A new study shows that low doses of cannabis taken regularly can improve memory and the ability to learn. It seems like tetrahydrocannabinol (THC), the active substance in cannabis has wonderous effects on the memory of old mice, the elderly rodents showing improved cognitive functions after receiving regular doses of the hallucinogenic substance.
Tetrahydrocannabinol Helped Old Mice Recover their Memory
THC is the psychoactive substance in cannabis, the one responsible for hallucinations, or trips as users call them. However, apart from offering short euphoric sensations to human consumers, the substance can also help old mice improve their decaying memory. If this effect can be extended to elderly individuals, low doses of cannabis could even treat initial Alzheimer or dementia symptoms.
To conduct this research, scientists administered low doses (3 mg per kg of weight) of cannabis to young, mature, and old mice every day. The dose is too low to intoxicate the rodents, but high enough to have an impact on their neurologic system. Researchers wanted to see how the brains of mice responded to this treatment.
After 4 weeks, the scientists wanted to test the mice to see if anything changed. They used three different tests: a water maze, partner recognition, and object recognition. These trials were first performed by the control animals that did not receive the low doses of THC. Like expected, the young mice outscored the mature and old mice.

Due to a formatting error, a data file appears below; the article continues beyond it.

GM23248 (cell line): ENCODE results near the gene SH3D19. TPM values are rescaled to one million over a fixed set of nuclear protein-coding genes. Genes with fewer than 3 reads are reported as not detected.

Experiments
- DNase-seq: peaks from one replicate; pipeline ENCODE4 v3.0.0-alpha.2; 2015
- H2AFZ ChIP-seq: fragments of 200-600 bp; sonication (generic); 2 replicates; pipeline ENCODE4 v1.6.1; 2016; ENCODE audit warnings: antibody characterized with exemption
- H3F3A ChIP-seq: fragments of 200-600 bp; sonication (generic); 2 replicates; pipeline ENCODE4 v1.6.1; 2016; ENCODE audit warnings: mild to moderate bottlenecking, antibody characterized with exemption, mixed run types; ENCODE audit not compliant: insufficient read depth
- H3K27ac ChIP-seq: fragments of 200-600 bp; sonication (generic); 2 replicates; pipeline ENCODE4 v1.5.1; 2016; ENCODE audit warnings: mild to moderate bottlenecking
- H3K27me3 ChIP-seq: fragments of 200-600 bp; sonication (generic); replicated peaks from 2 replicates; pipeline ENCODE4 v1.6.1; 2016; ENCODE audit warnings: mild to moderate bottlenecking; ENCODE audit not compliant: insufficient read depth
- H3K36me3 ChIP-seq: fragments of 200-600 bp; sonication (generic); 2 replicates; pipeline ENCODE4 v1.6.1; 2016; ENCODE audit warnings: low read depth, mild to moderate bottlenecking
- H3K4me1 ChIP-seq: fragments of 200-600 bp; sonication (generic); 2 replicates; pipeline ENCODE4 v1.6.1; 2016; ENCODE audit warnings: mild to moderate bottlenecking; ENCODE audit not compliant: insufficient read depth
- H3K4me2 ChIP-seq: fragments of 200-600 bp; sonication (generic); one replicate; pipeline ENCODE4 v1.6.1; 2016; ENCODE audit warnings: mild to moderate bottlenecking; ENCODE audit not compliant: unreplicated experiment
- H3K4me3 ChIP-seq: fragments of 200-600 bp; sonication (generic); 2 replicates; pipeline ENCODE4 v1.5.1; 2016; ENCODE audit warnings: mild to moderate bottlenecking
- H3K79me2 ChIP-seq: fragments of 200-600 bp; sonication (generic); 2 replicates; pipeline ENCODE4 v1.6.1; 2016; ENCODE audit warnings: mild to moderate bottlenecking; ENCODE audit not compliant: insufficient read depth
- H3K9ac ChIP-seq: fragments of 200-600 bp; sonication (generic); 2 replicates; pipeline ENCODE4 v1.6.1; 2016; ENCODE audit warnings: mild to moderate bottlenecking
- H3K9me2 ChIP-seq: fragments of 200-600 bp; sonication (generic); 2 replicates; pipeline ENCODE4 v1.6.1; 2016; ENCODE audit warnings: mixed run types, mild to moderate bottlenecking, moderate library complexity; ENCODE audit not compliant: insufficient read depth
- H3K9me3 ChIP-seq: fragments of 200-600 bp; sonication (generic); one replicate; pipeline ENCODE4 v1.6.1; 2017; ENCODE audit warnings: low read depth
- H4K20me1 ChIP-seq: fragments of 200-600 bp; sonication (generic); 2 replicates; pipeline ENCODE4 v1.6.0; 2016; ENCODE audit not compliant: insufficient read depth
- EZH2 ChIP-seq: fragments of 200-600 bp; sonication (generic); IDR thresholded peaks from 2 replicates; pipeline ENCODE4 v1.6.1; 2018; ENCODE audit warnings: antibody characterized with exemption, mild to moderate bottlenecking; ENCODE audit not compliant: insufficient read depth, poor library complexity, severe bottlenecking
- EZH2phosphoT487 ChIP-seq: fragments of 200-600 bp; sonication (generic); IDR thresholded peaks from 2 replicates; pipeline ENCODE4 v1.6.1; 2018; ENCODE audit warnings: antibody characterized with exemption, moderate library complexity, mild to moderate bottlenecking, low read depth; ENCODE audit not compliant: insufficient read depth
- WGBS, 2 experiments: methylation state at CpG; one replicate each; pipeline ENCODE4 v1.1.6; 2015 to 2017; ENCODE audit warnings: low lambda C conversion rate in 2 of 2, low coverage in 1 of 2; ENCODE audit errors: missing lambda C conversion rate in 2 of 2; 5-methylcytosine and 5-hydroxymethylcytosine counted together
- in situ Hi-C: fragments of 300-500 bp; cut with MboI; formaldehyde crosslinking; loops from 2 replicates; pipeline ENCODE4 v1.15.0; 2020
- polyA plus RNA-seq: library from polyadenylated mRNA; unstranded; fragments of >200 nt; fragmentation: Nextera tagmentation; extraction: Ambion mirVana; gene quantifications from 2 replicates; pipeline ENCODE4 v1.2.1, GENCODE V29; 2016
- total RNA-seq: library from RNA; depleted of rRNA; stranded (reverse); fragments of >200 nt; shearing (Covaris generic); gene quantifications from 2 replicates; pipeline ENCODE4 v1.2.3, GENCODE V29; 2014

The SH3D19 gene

After the animals received the cannabis, both the old and mature mice boosted their performance. The older mice seemed to have an improved memory. They performed as well as young mice that did not receive the drug proving that the effects of the drug were long-lasting. The boost in their performance lasted several weeks.
Cannabis Is Good for the Old, Bad for the Young
Ironically, old brains responded better to the treatment than young, developing brains. The low doses of cannabis did not show the same effect on young mice as the treatment did not improve neither memory nor learning skills when it came to young mice. Surprisingly enough, the low doses of cannabis actually declined the cognitive abilities of the small rodents.
“It seems that the young brain becomes old and the old brain becomes young,” mentioned one of the researchers, Andras Bilkei-Gorzo
Researchers mentioned that they want to study the effect of cannabis even further. They intend to start human trials as soon as possible. If this treatment works on the elderly, it could be a great first step towards finding the cure for dementia.
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